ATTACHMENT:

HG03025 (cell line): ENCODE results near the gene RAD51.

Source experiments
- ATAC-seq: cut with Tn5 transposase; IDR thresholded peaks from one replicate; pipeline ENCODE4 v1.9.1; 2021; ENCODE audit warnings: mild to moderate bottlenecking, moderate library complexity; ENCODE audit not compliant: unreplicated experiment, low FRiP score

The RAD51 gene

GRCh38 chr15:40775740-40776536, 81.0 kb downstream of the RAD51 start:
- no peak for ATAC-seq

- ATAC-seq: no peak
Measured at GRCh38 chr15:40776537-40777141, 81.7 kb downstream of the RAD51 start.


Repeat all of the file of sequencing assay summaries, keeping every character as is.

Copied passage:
HG03025 (cell line): ENCODE results near the gene RAD51.

Source experiments
- ATAC-seq: cut with Tn5 transposase; IDR thresholded peaks from one replicate; pipeline ENCODE4 v1.9.1; 2021; ENCODE audit warnings: mild to moderate bottlenecking, moderate library complexity; ENCODE audit not compliant: unreplicated experiment, low FRiP score

The RAD51 gene

GRCh38 chr15:40775740-40776536, 81.0 kb downstream of the RAD51 start:
- no peak for ATAC-seq

- ATAC-seq: no peak
Measured at GRCh38 chr15:40776537-40777141, 81.7 kb downstream of the RAD51 start.